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Clean soot particle filters
by Staff Writers
Freiburg, Germany (SPX) Nov 09, 2011

A researcher checks whether the soot particle filter is free form soot even at exhaust temperatures of 140 degrees celsius. Photo courtesy Fraunhofer ISE.

The soot particle filters found on diesel vehicles are designed to ensure that no harmful particles make their way through the exhaust pipe. Often, though, the exhaust from newer-model engines is not hot enough to free the filters from soot particles on a regular basis. A new method removes impurities even at low exhaust temperatures.

Long gone are the days when trucks spewed black clouds of exhaust into the air: Nowadays, there are filters in place that capture the largest of these soot particles. After a time, if too much soot accumulates in the filter, the soot is burned off and the filter is regenerated.

The problem: Soot particles only burn above temperatures of 500 to 600 degrees Celsius. Yet the temperature of truck exhaust is increasingly dropping as part of the effort to minimize emissions of nitric oxides harmful to the environment.

There exist two approaches to removing soot from the filter: the first involves an oxidation catalytic converter that converts nitrogen monoxide in the exhaust into nitrogen dioxide. If nitrogen dioxide is passed through the filter, the soot burns at lower temperatures.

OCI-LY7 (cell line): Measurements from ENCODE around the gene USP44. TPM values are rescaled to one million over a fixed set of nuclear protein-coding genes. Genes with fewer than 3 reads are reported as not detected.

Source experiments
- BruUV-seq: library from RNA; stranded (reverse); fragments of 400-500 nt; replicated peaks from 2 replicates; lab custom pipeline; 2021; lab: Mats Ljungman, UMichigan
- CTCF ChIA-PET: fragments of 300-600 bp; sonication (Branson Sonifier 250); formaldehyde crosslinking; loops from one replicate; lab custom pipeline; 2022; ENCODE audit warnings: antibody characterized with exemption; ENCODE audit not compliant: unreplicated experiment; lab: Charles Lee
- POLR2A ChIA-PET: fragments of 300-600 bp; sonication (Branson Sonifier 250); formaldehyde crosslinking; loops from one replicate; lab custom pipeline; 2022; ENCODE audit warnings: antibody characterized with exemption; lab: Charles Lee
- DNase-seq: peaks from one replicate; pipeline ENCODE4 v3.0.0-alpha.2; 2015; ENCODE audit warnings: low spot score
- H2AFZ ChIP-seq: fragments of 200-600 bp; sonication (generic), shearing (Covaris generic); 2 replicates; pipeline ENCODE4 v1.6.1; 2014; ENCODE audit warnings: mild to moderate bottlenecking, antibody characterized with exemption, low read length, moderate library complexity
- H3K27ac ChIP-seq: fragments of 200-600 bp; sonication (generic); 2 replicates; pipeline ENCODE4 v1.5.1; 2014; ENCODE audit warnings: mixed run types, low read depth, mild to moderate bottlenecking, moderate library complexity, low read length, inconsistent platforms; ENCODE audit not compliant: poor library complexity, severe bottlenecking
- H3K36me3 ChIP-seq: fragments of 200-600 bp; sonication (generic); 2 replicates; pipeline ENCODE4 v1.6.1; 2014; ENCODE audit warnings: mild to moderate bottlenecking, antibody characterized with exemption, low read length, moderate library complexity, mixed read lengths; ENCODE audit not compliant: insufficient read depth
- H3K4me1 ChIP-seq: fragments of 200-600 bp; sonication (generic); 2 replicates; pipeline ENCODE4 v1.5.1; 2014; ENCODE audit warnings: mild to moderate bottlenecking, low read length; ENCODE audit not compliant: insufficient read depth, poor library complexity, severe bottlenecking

In some engine operating states - such as when the engine is still cold - this regeneration method does not suffice: In these cases, liquid fuel is added, that combusts with residual oxygen in the exhaust to heat the exhaust and filter.

This cleansing method only works at exhaust temperatures in excess of 230 degrees Celsius, however. At lower temperatures, the fuel-exhaust mixture fails to ignite, damaging the catalytic converter. The problem: Exhaust from newer-model truck engines is only 160 to 180 degrees Celsius.

Researchers at the Fraunhofer Institute for Solar Energy Systems ISE in Freiburg, Germany, have come up with a method that reliably regenerates filters even at exhaust temperatures as low as 140 degrees.

"We add a synthesis gas consisting of carbon monoxide and hydrogen to the exhaust," explains Dr. Thomas Aicher, group manager at ISE.

"We introduce this gas mixture at the oxidation catalytic converter - lowering the ignition temperature to 140 degrees Celsius and freeing the filter from soot even at these low exhaust temperatures."

But where does this synthesis gas come from? "We have two ways to generate this gas: One is to heat diesel fuel in the absence of air. This produces hydrogen and carbon. Then, the carbon is burned with the exhaust, creating carbon monoxide. Experts refer to this process as pyrolysis. The other way is to oxidize diesel with a very small amount of air so that the diesel combusts only partially.

This is known as partial oxidation," explains Robert Szolak, a scientist at ISE. Researchers have already built and successfully tested prototypes for both approaches. The experts have now partnered with an industrial partner to investigate partial oxidation in greater detail.

Research News October 2011 [ PDF 0.37MB ]

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